The anatomy of a turnaround – John Cohen at UK

When John Cohen got to UK in 2003, he inherited a recruiting class that had two players. That wasn’t the program’s only problem, though. It also had the Southeastern Conference’s most antiquated facilities and most apathetic fans. Yet Cohen managed to overcome all of that and orchestrate a major turnaround of the UK baseball program.
John Shelby was lost.

The freshman – half na’ve, half nervous – was on his way to the UK baseball offices to meet his new coach, John Cohen.

Even though he was new to the campus, he thought he was going in the right direction.

He arrived at the baseball offices. He found Cohen. He even shook his hand. But he was still going in the wrong direction.

“Hey man, I’d really appreciate it if you just turned your hat around,” Cohen said to Shelby. “That’s something that’s going to be important to us.”

Shelby complied.

“The bill of your cap represents the direction in life you’re going,” Shelby recalls Cohen saying. “You can either go forward or backward.”

From that point on, Shelby wore his hat forward. And from that point on, the UK baseball program only went forward.

The turnaround was beginning.

Just what he wanted

The Cats were on the road at Georgia at the end of Cohen’s first season in 2004. A Bulldog fan wasn’t impressed with one of UK’s many walk-on pitchers, and he let him know it.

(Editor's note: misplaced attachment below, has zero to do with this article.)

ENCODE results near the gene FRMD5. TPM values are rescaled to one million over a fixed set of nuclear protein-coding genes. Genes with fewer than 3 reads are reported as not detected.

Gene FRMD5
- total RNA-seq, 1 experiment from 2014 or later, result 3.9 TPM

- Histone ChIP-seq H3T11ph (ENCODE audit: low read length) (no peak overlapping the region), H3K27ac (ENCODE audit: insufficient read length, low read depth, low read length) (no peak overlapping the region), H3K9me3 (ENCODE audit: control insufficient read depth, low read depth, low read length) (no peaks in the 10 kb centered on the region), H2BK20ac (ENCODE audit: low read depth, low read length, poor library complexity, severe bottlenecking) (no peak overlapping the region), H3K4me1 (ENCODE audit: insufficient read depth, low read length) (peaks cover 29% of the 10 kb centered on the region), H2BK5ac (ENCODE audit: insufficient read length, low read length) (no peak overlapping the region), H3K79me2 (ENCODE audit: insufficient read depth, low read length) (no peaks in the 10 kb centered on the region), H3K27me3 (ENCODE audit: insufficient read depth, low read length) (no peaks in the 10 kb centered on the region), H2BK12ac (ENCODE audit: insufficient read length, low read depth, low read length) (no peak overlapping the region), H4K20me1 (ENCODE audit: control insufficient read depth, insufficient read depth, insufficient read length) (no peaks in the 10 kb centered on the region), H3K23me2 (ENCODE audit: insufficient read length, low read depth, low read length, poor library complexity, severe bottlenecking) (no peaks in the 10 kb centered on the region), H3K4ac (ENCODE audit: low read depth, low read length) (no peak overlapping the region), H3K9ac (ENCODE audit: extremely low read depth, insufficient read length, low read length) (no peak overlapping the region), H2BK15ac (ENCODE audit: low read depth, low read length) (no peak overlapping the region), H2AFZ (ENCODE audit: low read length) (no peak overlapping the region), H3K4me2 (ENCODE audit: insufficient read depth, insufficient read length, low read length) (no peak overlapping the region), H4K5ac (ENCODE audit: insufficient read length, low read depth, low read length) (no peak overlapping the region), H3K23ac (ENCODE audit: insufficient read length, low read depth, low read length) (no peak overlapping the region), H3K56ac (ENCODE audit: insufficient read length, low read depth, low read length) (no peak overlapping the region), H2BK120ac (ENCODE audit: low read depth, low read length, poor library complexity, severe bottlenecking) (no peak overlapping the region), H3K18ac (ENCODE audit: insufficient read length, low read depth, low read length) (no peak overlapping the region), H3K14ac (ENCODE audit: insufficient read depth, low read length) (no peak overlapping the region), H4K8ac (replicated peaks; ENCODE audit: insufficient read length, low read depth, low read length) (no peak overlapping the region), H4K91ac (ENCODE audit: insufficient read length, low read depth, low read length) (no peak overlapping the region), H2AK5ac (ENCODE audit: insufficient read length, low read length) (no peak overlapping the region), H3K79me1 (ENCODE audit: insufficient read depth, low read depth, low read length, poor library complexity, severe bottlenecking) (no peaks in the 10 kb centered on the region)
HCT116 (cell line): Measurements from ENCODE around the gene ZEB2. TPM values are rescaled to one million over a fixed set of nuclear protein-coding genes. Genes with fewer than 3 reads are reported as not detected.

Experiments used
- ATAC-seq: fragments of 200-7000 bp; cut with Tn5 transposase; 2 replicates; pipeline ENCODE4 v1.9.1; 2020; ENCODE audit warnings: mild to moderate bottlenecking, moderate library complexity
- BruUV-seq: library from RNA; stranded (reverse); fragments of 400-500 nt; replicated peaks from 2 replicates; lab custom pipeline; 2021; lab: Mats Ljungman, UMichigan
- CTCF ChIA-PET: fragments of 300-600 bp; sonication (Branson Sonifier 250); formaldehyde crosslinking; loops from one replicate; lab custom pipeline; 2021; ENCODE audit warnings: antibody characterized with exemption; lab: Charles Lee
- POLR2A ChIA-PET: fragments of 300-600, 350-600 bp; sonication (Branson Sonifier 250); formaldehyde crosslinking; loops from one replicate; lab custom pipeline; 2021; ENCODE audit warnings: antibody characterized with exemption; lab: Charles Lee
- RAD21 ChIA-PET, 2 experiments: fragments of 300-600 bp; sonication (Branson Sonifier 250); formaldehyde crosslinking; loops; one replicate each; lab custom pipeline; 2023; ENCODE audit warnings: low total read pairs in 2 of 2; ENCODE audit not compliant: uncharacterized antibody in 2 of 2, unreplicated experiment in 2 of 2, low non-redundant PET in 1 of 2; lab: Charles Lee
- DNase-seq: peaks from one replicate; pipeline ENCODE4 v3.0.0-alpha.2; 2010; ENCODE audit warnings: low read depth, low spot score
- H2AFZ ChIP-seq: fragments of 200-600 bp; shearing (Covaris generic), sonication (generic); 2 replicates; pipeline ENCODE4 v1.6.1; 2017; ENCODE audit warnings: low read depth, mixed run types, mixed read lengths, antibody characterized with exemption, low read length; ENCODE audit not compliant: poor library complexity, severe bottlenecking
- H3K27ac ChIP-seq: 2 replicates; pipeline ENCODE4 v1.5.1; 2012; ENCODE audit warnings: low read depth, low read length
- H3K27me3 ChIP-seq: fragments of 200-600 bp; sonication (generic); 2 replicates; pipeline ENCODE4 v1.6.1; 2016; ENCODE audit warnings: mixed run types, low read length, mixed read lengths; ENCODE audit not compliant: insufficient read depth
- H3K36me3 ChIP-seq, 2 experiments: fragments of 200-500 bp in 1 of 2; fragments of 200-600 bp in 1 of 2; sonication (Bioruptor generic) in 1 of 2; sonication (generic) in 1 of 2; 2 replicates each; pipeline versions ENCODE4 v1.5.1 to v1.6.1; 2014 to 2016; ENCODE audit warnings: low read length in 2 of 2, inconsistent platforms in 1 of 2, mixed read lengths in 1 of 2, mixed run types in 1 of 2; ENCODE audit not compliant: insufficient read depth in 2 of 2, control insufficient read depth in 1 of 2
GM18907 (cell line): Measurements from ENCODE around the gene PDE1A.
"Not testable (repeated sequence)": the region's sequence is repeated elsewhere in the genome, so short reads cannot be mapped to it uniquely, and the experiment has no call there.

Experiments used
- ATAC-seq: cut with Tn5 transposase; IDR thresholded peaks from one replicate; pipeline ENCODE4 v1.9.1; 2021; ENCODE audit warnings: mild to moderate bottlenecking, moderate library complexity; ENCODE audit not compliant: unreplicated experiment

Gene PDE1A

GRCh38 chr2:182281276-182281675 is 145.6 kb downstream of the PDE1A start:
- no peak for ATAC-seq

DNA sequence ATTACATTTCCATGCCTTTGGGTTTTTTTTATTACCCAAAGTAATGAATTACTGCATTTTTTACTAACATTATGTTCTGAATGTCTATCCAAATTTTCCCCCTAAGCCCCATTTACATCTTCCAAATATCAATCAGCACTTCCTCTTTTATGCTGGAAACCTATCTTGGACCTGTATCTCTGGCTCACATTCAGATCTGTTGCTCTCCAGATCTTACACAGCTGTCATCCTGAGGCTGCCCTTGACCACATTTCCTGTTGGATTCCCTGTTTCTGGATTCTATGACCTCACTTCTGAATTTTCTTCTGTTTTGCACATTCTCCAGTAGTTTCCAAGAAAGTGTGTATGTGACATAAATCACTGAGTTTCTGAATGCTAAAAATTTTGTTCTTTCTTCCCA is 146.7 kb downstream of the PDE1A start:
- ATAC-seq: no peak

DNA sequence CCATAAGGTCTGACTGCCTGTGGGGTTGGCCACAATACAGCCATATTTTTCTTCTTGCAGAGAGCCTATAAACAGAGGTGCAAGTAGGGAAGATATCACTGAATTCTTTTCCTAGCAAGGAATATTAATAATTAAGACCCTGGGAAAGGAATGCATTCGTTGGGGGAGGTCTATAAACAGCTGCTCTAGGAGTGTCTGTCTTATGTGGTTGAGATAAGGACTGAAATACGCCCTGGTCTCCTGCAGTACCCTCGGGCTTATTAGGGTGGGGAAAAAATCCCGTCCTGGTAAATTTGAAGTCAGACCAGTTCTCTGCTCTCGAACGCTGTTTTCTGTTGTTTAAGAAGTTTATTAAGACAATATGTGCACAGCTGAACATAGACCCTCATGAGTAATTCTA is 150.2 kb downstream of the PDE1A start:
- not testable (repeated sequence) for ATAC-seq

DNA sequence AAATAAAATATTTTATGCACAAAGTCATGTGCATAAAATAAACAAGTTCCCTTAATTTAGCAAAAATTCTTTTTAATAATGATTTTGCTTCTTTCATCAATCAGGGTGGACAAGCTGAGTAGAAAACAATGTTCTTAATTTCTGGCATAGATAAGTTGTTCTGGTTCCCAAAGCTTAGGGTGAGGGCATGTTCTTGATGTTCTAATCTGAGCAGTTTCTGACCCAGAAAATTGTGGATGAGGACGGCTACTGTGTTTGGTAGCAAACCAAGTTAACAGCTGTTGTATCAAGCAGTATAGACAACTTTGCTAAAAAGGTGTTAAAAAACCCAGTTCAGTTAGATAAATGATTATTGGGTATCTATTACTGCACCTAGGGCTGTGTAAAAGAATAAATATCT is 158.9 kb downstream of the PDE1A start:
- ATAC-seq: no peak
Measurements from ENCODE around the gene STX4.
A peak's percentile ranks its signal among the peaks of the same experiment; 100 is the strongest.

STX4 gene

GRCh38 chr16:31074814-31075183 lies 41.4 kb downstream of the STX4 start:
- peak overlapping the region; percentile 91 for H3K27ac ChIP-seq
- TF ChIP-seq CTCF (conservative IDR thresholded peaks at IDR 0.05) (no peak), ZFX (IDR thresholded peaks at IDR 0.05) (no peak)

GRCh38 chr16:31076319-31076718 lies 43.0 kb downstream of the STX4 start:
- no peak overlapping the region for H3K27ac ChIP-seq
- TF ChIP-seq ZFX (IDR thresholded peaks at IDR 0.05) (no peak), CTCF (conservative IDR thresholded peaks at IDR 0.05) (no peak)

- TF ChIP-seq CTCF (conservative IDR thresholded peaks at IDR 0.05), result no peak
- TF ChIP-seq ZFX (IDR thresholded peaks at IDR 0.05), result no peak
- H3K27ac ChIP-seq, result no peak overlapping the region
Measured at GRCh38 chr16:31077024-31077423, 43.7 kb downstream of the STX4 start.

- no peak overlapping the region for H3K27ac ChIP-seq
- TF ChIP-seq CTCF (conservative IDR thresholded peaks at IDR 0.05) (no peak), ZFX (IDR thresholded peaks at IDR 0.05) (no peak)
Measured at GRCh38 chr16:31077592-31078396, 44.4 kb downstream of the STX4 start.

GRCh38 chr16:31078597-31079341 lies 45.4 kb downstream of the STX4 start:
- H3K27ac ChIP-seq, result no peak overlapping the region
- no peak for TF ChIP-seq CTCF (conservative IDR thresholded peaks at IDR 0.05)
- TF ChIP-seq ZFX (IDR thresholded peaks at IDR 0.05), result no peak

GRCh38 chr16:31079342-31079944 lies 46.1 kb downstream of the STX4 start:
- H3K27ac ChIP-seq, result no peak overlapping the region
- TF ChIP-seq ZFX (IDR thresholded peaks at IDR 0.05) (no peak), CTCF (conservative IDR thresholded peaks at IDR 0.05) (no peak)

” ‘That’s the worst arm action I’ve ever seen. That’s the worst delivery I’ve ever seen from a college pitcher,’ ” Cohen remembers the fan saying. “And (UK’s pitching coach) Gary Henderson leans over to me and says, ‘That’s just because he hasn’t seen the rest of our staff yet.’ ”

That was part of the problem. There wasn’t much else to see.

At one point in his first season, the Cats were down to seven pitchers, starting rotation and bullpen combined. Florida, where Cohen had just spent two years as an assistant, had 21 pitchers.
During his time in Gainesville, the Gators played in back-to-back NCAA regionals.

UK, on the other hand, had made only five NCAA Tournament appearances in the history of the program and was coming off a 24-32 season. The Cats hadn’t even made it to the Southeastern Conference Tournament since 2000.
Cohen knew all that. In fact, he was excited by it.

“I wanted to be at a place that so many things had never been done before,” Cohen said. “I wanted the opportunity.”
But the program was in even worse shape than he thought.

At Florida, Cohen left behind one of the top five recruiting classes in the country. The recruiting class he inherited at UK had just two players, including Shelby. The class didn’t have a single pitcher.
Because former coach Keith Madison had announced his retirement early in the year, the team couldn’t go out and recruit any players. And with school starting in a few weeks, there was hardly any time for Cohen to find players who could compete at the SEC level.

kykernel.com
4/28/08